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Living in Dar es Salaam?

Join InterNations to meet other expats where you live and read more articles like Living in Dar es Salaam with relevant information for expats.

Gilberto Vieira

Living in Tanzania, from Portugal

"Finding contacts among the expats in Tanzania's tourism industry wasn't half as difficult as I had feared. "

Chen Ming

Living in Tanzania, from China

"Karibu Sana, fellow expats in Dar es Salaam or 'Dar', for short! You'll probably need some tips on the 'do's & 'don't's in Tanzania."

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Dar es Salaam at a Glance

Living in Dar es Salaam

Living in Dar es Salaam brings many advantages along with the tropical climate: the city has a friendly atmosphere, good services and relatively good job opportunities; there are still some downsides, which is good to know in advance. Check out our expat guide for some more information!

Life for expats in Dar es Salaam is characterized by an international community, with good employment opportunities and decent incomes, reasonable prices for housing (to rent or buy), and plenty of people from abroad to socialize with. Services are much better than the Tanzanian average, with efficient banking facilities and a simple visa system, as well as reliable internet. The construction boom of recent years also means there is plenty of choice for housing, such as modern apartments, and a variety of schools, including international schools specifically for foreigners. 

Healthcare in Dar es Salaam

The national healthcare system in Tanzania, including in Dar es Salaam, is poor. State-owned hospitals tend to be overcrowded and the standard of care is not comparable to international standards. Most expats opt for private healthcare and there are good providers in Dar es Salaam, with information widely available. Private healthcare insurance is more expensive, however.

Education on the health hazards in Tanzania is important for newcomers. Malaria is prevalent in Dar es Salaam and foreigners are advised to take preventative measures, such as anti-malaria medication and protection against mosquito bites. HIV and AIDS are also rife, which is another reason why most expats prefer not to rely on the national hospitals.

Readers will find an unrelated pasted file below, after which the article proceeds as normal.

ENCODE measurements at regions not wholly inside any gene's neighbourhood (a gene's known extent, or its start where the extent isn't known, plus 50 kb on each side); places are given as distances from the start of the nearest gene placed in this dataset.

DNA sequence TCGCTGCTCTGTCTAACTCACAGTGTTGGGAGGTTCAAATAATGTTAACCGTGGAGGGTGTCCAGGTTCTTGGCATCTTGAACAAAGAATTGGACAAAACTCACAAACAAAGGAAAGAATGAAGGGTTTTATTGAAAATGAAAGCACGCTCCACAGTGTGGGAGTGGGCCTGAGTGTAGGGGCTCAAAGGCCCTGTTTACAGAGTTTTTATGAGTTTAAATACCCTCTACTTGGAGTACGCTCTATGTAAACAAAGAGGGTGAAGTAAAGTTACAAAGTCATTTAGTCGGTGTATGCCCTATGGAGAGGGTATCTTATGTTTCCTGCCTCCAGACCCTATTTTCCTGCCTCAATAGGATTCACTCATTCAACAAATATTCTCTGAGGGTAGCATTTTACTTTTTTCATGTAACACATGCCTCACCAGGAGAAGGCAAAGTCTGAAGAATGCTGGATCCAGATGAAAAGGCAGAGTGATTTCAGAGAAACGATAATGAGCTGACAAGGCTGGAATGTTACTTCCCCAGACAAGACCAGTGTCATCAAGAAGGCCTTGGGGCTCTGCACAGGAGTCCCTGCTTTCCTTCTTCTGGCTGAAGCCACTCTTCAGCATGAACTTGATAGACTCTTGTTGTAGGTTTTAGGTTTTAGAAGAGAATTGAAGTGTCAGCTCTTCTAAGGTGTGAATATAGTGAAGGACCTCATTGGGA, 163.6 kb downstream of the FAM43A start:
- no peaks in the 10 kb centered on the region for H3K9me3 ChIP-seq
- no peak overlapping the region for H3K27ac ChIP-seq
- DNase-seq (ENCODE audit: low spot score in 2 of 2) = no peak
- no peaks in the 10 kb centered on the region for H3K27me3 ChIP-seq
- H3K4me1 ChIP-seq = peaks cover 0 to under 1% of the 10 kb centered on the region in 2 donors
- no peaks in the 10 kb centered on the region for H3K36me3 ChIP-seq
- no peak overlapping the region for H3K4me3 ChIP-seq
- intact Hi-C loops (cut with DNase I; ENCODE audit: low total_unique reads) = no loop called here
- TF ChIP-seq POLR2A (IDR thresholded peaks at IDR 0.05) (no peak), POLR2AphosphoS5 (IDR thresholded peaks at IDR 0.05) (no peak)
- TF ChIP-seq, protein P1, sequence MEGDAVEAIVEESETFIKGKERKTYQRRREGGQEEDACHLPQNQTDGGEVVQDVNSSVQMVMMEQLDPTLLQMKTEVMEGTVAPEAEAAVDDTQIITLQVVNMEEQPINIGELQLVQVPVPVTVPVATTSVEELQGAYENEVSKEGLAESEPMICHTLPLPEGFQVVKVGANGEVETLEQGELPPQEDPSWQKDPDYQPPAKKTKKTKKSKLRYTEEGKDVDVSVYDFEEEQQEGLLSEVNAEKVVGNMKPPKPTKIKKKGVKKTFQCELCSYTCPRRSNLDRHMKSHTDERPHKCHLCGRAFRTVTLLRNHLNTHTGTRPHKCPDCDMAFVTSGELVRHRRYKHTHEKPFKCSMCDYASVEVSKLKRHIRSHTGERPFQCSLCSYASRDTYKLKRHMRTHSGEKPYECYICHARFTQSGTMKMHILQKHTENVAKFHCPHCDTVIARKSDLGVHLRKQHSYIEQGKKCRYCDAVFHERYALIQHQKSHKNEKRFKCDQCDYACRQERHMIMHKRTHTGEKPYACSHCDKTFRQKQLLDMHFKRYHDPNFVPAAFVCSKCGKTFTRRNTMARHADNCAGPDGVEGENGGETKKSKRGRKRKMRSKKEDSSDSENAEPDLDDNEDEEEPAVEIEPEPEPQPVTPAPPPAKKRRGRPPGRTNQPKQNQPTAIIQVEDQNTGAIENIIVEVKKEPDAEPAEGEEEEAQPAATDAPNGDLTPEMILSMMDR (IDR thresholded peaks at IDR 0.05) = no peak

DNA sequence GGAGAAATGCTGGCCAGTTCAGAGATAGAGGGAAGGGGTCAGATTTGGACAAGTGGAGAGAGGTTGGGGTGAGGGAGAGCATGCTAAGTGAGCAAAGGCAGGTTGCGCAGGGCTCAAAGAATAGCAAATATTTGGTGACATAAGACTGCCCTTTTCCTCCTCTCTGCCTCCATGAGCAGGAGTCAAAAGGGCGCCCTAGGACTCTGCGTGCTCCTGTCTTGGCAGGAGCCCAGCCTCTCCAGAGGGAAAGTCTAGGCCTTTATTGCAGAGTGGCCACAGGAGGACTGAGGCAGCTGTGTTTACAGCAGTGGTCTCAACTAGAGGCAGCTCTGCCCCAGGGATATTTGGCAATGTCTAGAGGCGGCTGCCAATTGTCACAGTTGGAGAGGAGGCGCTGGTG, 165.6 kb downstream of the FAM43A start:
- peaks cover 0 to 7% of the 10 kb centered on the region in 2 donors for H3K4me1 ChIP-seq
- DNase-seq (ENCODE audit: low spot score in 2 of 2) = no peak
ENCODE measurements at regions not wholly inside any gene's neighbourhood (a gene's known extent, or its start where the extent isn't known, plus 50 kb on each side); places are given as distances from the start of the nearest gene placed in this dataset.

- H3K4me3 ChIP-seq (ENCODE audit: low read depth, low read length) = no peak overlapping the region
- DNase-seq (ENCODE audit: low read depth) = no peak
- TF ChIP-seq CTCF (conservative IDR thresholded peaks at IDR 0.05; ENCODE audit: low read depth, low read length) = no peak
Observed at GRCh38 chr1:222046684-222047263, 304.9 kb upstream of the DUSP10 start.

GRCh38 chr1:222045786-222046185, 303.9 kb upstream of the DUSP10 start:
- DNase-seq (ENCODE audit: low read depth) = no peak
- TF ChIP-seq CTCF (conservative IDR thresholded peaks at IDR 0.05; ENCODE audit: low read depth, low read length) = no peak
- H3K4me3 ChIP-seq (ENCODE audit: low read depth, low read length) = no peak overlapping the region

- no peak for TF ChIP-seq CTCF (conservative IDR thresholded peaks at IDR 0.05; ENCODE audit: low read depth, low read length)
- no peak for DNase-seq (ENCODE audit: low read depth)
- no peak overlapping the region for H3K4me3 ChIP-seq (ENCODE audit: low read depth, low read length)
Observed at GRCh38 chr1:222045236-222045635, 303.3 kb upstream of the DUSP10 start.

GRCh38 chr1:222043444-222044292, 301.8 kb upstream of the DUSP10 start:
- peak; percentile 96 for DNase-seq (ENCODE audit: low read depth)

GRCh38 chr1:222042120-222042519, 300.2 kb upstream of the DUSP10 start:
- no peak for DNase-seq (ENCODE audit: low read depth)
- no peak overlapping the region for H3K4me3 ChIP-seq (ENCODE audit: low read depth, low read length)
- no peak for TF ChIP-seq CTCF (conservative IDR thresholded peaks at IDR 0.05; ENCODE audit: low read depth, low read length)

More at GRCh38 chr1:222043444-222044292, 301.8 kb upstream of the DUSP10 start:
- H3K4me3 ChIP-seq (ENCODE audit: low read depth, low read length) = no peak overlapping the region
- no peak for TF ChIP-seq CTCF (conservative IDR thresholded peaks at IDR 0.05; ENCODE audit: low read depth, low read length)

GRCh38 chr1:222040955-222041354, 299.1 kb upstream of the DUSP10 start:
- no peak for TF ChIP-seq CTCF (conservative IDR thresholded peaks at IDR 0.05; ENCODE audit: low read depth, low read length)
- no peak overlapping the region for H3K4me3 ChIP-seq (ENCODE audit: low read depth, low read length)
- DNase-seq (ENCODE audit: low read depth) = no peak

Transportation in Dar es Salaam

The transportation network within the city center is outdated. Most foreigners choose to drive to their jobs, but traffic is a serious problem. The cheapest mode of transportation is the dala dala; a minibus that operates like an informal bus service. There are safety concerns regarding dala dalas, however, and they tend to be overcrowded. There is a bus system under construction, which should make moving around the city easier, but recent news suggests it has been delayed.

Dar es Salaam is well-connected with the rest of Tanzania, however, and indeed with the rest of East Africa. Several of the region’s main railways and highways original near the city. The Julius Nyerere International Airport is the largest in the country, with daily flights to both regional and international destinations. 

Safety and Security

Safety is an issue in Dar es Salaam and violent crimes and homicides are becoming increasingly frequent, according to various indexes. Snatching jewelry in broad daylight is fairly common and pickpockets operate widely. Foreigners are particularly vulnerable since the criminals assume wealth. Kidnapping is another issue, with previous instances of foreigners being kidnapped for ransom. 

However, it is possible to minimize the security hazards by paying attention and avoiding crowded places. Visitors from overseas are advised not to carry large amounts of cash and to leave valuables (including passports) locked in a safe. Most expats employ a security guard or live in a compound that has a shared security post.

InterNations Expat Magazine